There have been many discussions of the identity of the “Angel.” Durandus wrote, “He is the Angel of Great Counsel, the Counsellor on whose advice the Father created and recreated the world,” otherwise known as Christ-Wisdom, the Word incarnate. But he adds that the altar on high in the presence of God is also the crucified Christ sitting in glory at the right hand of the Father. The Angel brings these “sacraments” to this altar, revealing his wounds, and interceding for us who bring the sacraments to fulfilment on earth. Olier and Pierre Lebrun take a similar view. It is worth noting that the De Sacramentis refers to angels in the plural (per manus angelorum tuorum) rather than the singular, which would not contradict the idea of a “communion epiklesis,” but would prevent identification of the angels with Christ. St Thomas Aquinas, who thinks that the Angel can be compared to Christ, derives the following mystical etymology: the Mass, missa, takes its name from the fact that, through the Angel, the priest sends (mittit) his prayers to God, or again because Christ is the approved victim sent (missa) to us. All of which underlines that the meaning of the prayer Supplices te rogamus is at the heart of this oblation of the holy victim, which we know as the Canon, and is therefore also at the heart of the whole celebration. (117–18)

The Christological interpretation is classic and theologically attractive.

However, if we take the other interpretation, namely, that the angel who is tasked with bringing our offering before God is a reference to the created angel depicted in the book of Revelation as bringing the prayers of the saints before God, we can see some neat things about the Canon.

Note, first, how differently the Canon handles angels and saints. We ask to be admitted to the saints’ company, and we offer the Mass to their honor and remembrance, and we ask that they pray for us, but we never explicitly ask them to do the one thing the angel does: offer the Mass to God. In fact, the saints are never described as worshipping God (of course they do worship God—I’m just talking about what the text explicitly says). But the one other time angels are mentioned in the Canon lines up perfectly with the task of this angel of Revelation: the Preface describes the angels—above all, the cherubim and the seraphim—as ceaselessly worshipping God.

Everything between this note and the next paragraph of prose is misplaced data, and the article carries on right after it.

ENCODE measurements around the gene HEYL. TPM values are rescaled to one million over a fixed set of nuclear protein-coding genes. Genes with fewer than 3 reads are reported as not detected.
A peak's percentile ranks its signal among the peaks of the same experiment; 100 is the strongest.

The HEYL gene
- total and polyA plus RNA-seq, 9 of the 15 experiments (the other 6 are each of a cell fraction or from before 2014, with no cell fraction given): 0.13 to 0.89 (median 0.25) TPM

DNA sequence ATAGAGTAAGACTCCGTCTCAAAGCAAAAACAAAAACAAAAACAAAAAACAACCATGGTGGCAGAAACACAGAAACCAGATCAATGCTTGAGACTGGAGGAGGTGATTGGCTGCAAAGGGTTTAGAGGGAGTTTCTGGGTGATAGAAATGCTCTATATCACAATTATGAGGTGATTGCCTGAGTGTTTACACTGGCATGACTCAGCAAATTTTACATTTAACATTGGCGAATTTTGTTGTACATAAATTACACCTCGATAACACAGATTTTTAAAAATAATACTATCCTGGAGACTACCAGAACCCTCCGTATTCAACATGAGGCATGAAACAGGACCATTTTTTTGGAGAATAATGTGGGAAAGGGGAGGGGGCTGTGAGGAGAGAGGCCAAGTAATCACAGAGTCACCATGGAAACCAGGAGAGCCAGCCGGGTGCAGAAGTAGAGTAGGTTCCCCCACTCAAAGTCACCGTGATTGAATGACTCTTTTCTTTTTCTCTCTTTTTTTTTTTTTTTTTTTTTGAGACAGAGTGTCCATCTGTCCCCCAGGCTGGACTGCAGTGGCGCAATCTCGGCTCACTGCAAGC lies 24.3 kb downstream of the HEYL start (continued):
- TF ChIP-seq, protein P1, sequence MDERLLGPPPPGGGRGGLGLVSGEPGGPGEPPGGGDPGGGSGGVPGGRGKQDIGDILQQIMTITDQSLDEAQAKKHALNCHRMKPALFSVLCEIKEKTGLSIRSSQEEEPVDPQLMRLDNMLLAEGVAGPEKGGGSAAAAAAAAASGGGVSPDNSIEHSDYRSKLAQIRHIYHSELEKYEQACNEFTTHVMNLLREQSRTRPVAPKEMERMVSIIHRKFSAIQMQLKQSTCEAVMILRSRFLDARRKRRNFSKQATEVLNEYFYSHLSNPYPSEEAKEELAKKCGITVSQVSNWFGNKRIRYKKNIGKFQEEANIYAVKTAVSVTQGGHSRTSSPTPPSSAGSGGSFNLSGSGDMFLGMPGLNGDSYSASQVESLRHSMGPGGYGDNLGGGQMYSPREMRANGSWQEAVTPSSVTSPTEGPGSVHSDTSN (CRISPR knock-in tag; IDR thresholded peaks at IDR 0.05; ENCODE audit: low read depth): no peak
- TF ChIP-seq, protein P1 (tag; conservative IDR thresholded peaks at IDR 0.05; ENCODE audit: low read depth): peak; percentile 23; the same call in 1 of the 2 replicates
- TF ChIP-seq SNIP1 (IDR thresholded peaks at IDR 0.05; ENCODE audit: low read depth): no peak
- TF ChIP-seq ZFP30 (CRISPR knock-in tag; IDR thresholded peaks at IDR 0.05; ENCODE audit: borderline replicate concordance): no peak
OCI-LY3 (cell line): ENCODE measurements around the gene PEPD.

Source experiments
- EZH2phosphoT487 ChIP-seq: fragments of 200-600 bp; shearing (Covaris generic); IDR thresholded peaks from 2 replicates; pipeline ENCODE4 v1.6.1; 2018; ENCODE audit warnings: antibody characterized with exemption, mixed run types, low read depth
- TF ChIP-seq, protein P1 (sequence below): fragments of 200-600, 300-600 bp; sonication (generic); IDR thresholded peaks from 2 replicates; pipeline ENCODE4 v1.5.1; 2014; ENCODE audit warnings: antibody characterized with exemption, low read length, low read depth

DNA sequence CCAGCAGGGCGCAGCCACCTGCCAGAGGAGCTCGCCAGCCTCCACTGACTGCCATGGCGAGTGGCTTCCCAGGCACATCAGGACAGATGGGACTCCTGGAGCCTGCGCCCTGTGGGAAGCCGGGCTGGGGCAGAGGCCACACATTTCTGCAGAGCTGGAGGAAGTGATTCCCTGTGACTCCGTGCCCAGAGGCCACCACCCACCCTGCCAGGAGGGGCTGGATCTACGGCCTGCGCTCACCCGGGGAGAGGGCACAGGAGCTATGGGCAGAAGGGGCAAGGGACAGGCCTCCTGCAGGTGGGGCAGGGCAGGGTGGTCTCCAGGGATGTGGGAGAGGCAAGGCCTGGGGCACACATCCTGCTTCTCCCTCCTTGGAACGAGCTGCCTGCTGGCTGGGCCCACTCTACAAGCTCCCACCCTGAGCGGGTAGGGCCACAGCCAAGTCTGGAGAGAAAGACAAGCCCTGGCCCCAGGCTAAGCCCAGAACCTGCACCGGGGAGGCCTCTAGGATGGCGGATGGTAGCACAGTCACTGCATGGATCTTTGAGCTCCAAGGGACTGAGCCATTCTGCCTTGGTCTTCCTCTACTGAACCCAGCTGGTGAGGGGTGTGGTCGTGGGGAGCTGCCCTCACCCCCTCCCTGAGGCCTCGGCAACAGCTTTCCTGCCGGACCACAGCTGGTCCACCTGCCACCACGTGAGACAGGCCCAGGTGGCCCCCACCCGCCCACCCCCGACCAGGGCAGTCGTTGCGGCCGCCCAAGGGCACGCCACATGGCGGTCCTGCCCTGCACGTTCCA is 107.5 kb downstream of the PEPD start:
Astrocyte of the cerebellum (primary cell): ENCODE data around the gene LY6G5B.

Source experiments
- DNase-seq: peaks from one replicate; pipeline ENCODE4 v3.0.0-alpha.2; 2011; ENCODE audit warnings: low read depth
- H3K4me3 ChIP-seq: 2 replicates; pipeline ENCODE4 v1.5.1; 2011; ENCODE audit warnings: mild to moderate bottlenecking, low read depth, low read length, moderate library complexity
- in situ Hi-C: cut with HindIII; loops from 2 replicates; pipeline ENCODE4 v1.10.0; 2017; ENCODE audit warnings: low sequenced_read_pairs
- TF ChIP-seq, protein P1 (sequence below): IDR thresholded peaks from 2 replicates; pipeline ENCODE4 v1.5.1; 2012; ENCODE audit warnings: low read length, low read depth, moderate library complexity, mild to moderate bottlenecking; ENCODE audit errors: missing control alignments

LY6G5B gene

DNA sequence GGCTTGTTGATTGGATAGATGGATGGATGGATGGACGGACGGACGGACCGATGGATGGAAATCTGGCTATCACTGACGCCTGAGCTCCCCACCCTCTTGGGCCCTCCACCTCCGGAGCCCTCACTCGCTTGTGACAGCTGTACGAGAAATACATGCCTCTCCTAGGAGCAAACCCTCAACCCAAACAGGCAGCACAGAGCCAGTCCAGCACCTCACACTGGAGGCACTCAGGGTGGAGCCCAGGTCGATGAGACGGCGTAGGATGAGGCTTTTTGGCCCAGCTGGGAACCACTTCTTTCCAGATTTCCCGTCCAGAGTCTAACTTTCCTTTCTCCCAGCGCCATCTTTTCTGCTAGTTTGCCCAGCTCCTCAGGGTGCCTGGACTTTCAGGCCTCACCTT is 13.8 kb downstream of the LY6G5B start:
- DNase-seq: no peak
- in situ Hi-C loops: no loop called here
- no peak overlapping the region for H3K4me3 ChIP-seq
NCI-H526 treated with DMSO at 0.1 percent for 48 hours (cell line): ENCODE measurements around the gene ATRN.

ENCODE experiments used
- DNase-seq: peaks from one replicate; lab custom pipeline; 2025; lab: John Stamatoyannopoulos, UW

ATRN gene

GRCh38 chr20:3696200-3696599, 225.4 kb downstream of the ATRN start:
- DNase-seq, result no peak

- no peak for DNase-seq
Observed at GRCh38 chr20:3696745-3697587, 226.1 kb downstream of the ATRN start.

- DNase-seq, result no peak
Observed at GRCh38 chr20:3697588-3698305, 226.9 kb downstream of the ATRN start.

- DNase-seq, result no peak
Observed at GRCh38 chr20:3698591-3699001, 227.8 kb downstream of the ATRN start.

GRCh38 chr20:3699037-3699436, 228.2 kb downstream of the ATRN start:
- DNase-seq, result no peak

All of this suggests to me that, as the angels are by their very nature the mediators between God and men, so are they by their very nature the ones who would mediate even our prayers to God. The saints have joined the angels by grace, to be sure, but grace has not simply abolished the difference in nature between human souls and angelic choirs. The Mass seems to nod to this difference by a selectivity of description: saints do worship God ceaselessly, but that is not the role assigned them in the text of the Canon; angels do pray for us, but that is not the role assigned to them in the Canon. Rather, the angels are the primordial divine attendants; the saints are those who have joined the angels; and we hope to join the saints.

Because we are speaking of the Canon, allow me to mention one last beautiful subtlety: the sudden shift in prayer after the consecration. Up to that point, all prayer is directed to the Father through the Son in the Holy Spirit; but after that point, prayer is consistently directed to the Son directly—and naturally enough, because THERE HE IS. Before the consecration, all prayer is shaped by the mystery of the Trinity; after the consecration, prayer is shaped by the Incarnation. In this way, the form of the prayer reflects the great mystery of God’s inner life piercing into our world of space and time through the Son taking on flesh.

Leaf from a Beatus manuscript: the Opening of the Fifth Seal (1180), Spanish, from the Met collections